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Communication in the age of conformity





Communication in the age of conformity

Aedan Hannon


Last Thursday night I had the pleasure of sitting in Love Auditorium for a lecture by Joel Sartore, a world renowned professional photographer for National Geographic. He came here to Duke as a result of Kate Baxter’s persistence and belief in environmental and scientific education. As a young girl, Baxter constantly visited Omaha’s Henry Doorly Zoo and Aquarium. There she became enamored with the animals she saw and found an inadvertent passion for conservation. This passion followed her here to Duke, where she became the chair for Duke University Union’s Speakers and Stage. While her academic career remains focused on history and political science, it had always been her dream to bring another Omaha local, Joel Sartore, to Duke to discuss biodiversity and conservation.
Sartore’s lecture had been in the works for more than a year and shows the commitment that DUU’s Speakers and Stage is making to the diversity of thought. While Speakers and Stage has focused on entertainment in the past, Baxter’s belief in the communication of, and engagement with, diverse ideas has led to a broadening of scope. “It’s all well and good to talk, but unless you are engaging ideas on a personal level you’re not taking anything away,” Baxter explained. This personal engagement with diverse ideas is slowly being lost, even in educational settings. In an age of hyper-specialization, the loss of personal engagement with opposing views is bound to occur. But this trend speaks to something greater: we are losing the ability to communicate effectively at an unprecedented rate.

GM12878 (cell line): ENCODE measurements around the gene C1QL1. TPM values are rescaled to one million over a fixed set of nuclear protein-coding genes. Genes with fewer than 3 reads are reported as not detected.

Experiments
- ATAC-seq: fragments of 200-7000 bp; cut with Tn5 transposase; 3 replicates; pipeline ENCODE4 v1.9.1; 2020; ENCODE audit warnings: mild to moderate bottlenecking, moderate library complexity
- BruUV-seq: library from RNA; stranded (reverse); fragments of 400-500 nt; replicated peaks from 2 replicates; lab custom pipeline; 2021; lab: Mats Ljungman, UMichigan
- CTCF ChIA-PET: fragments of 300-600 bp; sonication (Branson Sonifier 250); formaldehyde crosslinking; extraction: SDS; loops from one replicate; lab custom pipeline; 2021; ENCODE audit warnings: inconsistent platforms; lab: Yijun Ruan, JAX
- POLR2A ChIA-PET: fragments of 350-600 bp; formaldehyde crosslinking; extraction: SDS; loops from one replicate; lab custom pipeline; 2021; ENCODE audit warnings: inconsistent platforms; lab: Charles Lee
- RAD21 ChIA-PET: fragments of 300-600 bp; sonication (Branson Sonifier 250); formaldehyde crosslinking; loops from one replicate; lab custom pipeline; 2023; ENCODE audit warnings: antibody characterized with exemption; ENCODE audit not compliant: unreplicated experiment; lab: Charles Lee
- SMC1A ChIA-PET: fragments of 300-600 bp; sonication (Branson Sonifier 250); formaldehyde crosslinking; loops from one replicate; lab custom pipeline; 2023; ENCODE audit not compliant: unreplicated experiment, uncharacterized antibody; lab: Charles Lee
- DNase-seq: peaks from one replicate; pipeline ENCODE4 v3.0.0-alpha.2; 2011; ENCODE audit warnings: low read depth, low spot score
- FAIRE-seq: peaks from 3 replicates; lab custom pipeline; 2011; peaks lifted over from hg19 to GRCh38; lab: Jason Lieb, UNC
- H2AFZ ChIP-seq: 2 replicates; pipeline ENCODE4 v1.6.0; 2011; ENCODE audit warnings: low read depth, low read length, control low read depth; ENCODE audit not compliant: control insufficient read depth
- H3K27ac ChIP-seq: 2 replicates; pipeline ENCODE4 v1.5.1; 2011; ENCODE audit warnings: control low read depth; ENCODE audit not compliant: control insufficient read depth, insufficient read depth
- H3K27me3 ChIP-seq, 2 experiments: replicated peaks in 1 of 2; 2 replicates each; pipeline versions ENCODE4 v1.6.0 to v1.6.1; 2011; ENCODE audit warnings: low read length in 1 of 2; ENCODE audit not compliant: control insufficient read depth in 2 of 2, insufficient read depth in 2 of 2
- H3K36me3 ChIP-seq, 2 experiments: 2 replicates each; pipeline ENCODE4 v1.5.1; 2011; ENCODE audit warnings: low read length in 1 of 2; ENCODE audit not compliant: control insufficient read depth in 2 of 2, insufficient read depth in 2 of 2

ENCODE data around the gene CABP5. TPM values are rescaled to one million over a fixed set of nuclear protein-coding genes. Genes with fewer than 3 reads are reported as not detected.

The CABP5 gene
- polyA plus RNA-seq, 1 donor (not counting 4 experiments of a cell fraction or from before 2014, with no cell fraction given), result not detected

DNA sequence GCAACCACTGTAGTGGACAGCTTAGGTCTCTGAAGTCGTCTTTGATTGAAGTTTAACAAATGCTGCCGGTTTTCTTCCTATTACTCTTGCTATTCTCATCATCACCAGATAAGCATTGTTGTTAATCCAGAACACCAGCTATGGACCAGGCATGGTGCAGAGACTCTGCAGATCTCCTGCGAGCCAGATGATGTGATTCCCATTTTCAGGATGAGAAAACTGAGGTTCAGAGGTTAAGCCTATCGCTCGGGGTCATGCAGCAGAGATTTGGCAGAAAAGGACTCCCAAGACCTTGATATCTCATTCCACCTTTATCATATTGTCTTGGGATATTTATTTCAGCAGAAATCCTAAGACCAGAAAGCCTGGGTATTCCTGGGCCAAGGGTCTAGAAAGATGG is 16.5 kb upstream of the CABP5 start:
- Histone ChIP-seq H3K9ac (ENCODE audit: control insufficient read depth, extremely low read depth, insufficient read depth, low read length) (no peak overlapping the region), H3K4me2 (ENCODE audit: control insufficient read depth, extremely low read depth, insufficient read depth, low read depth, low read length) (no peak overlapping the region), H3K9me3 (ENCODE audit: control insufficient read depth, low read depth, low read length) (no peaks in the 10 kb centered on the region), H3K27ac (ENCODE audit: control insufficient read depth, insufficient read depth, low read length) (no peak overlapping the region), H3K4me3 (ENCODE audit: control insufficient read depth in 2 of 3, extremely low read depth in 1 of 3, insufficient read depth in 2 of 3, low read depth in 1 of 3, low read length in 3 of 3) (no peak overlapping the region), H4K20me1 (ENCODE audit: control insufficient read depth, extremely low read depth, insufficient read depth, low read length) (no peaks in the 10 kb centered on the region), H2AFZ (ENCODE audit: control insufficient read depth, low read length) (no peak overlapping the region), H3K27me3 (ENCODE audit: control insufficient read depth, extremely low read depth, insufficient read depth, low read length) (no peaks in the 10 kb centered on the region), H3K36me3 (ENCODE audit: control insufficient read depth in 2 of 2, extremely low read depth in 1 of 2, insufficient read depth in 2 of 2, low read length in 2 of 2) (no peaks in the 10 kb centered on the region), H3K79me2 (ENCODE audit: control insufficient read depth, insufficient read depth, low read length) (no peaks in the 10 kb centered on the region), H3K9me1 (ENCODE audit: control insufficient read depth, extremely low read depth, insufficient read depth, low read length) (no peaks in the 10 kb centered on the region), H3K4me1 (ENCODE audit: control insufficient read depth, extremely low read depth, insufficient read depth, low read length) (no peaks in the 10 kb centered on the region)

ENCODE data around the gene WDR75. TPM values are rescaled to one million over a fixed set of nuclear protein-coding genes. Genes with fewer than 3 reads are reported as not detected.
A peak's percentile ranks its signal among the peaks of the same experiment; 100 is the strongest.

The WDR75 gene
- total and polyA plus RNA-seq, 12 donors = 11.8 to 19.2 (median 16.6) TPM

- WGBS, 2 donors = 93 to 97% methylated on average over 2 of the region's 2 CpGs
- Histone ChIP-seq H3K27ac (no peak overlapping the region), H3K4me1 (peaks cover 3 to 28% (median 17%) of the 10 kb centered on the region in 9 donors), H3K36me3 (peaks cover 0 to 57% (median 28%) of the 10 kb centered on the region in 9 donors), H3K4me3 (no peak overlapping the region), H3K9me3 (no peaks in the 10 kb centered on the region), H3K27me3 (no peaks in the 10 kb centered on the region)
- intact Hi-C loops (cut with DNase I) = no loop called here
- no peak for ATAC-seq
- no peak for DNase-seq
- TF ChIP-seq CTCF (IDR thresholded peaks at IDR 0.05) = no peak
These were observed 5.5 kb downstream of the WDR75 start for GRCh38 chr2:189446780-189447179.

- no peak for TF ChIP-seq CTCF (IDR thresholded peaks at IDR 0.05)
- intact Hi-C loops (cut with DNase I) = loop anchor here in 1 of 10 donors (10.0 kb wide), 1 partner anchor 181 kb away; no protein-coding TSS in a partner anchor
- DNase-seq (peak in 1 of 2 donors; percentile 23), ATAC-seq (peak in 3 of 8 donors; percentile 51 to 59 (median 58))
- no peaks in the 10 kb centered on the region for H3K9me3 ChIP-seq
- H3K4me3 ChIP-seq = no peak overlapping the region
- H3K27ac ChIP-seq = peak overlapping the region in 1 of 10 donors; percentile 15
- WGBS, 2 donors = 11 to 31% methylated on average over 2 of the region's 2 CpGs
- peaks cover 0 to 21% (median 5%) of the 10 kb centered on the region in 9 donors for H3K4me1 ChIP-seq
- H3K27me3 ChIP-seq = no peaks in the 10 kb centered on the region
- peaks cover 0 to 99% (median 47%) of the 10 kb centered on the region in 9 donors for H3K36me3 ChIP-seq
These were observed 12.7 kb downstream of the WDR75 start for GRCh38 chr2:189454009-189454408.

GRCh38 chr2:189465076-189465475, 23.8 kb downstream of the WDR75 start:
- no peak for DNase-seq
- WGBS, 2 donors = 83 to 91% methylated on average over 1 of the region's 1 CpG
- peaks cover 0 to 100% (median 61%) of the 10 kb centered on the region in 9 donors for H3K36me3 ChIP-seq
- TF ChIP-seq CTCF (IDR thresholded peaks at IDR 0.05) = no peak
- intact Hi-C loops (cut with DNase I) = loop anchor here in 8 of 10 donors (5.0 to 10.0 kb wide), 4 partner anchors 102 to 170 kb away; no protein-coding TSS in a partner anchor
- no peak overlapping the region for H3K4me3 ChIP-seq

Social media and the current education system play a significant role in this loss. Social media has allowed us to stay within the bubble of our own beliefs. We can now find any news or information without ever being exposed to opposing viewpoints. Even in the current educational system we can stay within the comfort of our bubble. We can graduate from college with a degree having never taken a class that exposes us to drastically different and diverse ideas. These are just two of the hundreds of examples of how we are conforming our ideas.
As we lose our exposure to different opinions and theories, the rift between people and their belief systems becomes greater. This is why organizations like DUU’s Speakers and Stage are so important. They seek to decrease the communication gap and increase the discourse of the contentious issues in our world. They introduce new ideas that open our minds, challenge our beliefs, and reconnect us with others.
This is especially important in an age where science, particularly environmental science, is increasingly ignored. Kate Baxter’s initiative to bring Joel Sartore to campus speaks to the need for greater science communication. “When it comes down to it, we are all surrounded by Earth. We have to protect it. It really can’t just be something that people are thinking about when they’re on Facebook,” she said. Baxter accurately captures the necessity for communicating science effectively. While many think they can simply ignore problems such as climate change or threats to biodiversity, these scientific understandings affect each of us every day. There need to be opportunities, through lectures, photography or other mediums, for everyone to be exposed to the latest scientific research.
I can claim that we need more scientific communication, but the burden should not lie on the public. Rather it should lie on academia. While research is incredibly important, its usefulness lies in its ability to educate the public and change perceptions. Climate change research for the sake of research is not nearly as significant as getting the message out and showing the public that climate change is a serious issue. Right now we have more than enough research. The problem we need to be solving is that of communication. If we don’t follow in Kate Baxter’s footsteps we will never be able to truly tackle the issues we are all so passionate about.